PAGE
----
In light of the 50th Annual World Series of Poker, there was always going to be a $50,000 High Roller tournament. With such a significant buy-in, the group of players able to give it a shot is limited. You could predict a final table full of recognizable faces, and that's precisely what happened.
After three days of play, just six players remained from the 110-entry field. Five bracelet winners, and Ben Heath. But Heath did bring the chip lead, a ton of experience playing high rollers, and seemingly immunity from feeling pressure in essential spots.
"It feels a lot better than I thought it would."
After not even five hours of play, Heath was indeed the one posing with the gold WSOP bracelet, his first. That makes it look like it was all easy going, which wasn't entirely the case. He had to battle with some of the best in the game, and more than once lost the advantage with others topping the counts.
Asked what it means to win his first WSOP bracelet, Heath said: "It feels a lot better than I thought it would."
Posing for the winner photo and answering questions from the press that rushed the stage upon completion of the last hand didn't seem to faze Heath too much. But, as he would soon explain, that hadn't always been the case: "When I was younger, I was shy and didn't really want to win the bracelet. I would have rather just taken second place. But now that it has happened, it feels great!"
Final Table Payout WSOP 50th Annual High Roller - $50,000 No-Limit Hold'em
|1||Ben Heath||United Kingdom||$1,484,085|
|2||Andrew Lichtenberger||United States||$917,232|
|3||Sam Soverel||United States||$640,924|
|5||Nick Petrangelo||United States||$335,181|
|6||Chance Kornuth||United States||$251,128|
|7||Elio Fox||United States||$192,794|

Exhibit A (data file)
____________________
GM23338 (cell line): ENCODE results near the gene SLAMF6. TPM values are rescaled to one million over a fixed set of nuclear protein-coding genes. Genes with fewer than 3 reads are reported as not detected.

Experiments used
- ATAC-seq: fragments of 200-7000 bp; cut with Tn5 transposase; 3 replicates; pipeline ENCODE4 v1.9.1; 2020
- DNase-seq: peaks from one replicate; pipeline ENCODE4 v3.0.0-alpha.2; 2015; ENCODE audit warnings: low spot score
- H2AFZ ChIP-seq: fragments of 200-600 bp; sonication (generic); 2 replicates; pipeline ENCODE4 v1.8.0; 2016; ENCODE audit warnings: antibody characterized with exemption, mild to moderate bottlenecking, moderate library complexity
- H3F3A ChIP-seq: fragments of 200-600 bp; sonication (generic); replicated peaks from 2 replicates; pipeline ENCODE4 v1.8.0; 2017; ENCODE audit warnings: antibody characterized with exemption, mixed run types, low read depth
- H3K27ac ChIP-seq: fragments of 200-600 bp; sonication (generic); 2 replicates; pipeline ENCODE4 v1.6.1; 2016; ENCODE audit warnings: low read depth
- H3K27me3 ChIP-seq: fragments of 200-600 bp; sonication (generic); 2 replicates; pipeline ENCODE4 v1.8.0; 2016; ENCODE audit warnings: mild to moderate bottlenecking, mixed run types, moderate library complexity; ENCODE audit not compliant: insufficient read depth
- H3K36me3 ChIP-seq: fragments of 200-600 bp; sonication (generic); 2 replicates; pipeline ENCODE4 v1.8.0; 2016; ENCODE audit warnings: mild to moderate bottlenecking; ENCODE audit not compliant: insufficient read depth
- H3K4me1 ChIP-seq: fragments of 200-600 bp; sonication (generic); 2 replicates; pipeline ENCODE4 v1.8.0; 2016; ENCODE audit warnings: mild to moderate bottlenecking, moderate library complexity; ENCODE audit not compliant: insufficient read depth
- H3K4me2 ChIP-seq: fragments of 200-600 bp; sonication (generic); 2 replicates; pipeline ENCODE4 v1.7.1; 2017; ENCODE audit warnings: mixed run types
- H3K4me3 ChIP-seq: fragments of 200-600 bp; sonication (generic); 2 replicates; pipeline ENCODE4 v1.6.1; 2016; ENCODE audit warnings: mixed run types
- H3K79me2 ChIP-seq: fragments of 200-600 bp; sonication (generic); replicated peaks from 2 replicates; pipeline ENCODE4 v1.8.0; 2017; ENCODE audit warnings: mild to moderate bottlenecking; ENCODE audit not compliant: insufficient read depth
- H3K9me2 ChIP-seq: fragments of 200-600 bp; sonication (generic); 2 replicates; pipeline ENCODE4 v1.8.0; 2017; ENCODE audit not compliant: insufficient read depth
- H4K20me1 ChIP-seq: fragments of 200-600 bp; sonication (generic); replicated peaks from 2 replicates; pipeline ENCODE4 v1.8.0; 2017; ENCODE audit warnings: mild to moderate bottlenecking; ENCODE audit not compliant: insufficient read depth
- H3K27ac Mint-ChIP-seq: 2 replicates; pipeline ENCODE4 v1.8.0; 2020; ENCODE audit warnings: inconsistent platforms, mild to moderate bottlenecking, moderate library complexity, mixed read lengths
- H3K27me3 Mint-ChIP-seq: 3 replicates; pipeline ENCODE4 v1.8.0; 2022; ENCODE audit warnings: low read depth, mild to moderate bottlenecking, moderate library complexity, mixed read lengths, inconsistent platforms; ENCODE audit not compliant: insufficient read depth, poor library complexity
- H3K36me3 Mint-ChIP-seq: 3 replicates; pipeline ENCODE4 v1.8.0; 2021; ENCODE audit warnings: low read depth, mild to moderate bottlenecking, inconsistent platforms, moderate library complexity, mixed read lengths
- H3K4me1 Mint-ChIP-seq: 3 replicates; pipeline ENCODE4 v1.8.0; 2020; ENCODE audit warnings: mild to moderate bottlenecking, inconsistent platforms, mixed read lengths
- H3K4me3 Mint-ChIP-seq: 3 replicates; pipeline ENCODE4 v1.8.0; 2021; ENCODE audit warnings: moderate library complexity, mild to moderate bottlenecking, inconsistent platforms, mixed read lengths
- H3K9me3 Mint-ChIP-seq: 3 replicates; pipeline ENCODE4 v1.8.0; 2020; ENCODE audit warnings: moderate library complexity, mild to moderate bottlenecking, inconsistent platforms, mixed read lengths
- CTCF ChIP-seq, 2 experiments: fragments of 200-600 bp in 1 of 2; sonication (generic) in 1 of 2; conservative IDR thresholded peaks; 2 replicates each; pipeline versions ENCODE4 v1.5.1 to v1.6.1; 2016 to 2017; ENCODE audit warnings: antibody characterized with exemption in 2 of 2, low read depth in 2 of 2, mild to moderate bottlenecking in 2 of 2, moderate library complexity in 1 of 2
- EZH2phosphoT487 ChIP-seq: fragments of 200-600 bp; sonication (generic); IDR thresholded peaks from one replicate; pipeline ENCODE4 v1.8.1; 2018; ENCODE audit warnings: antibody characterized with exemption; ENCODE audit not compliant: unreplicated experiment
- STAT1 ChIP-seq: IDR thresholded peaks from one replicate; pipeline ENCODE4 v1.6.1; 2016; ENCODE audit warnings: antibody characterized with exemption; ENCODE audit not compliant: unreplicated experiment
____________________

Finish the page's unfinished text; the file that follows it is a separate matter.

|8||Cary Katz||United States||$151,755|
|9||David Einhorn||United States||$122,551|
WSOP 50th Annual High Roller - $50,000 No-Limit Hold'em Final Table Action
The final table got underway with an average stack of 40 big blinds for the remaining six players after David Einhorn, Cary Katz, and Elio Fox had already departed on the penultimate day of the schedule. The shortest two stacks, belonging to Dmitry Yurasov and Nick Petrangelo, were still over thirty big blinds deep.
Despite the room for play for all six finalists, the first casualty took place after only three hands. Chance Kornuth lost all three of them, bluffing the first one, raising the river with a worse hand in the second, and getting it in dominated in the last. Needless to say that it wasn't Kornuth's day. He lost the majority of his chips to Dmitry Yurasov and got eventually taken out by Andrew Lichtenberger.
"it's hard not think that it might be slipping away. But things worked out in the end, I guess."
Just a couple of hands later, Nick Petrangelo followed Kornuth out the door. Petrangelo got it in with ace-king against the queens of Ben Heath and found no help on the flop, turn, or river.
Ben Heath initially built out his lead only to lose a big pot to Lichtenberger to get about even in chips with him. The two battled in multiple pots that saw the lead change hands just as often. Lichtenberger took a sizable lead to distance himself from Heath and the rest not much later.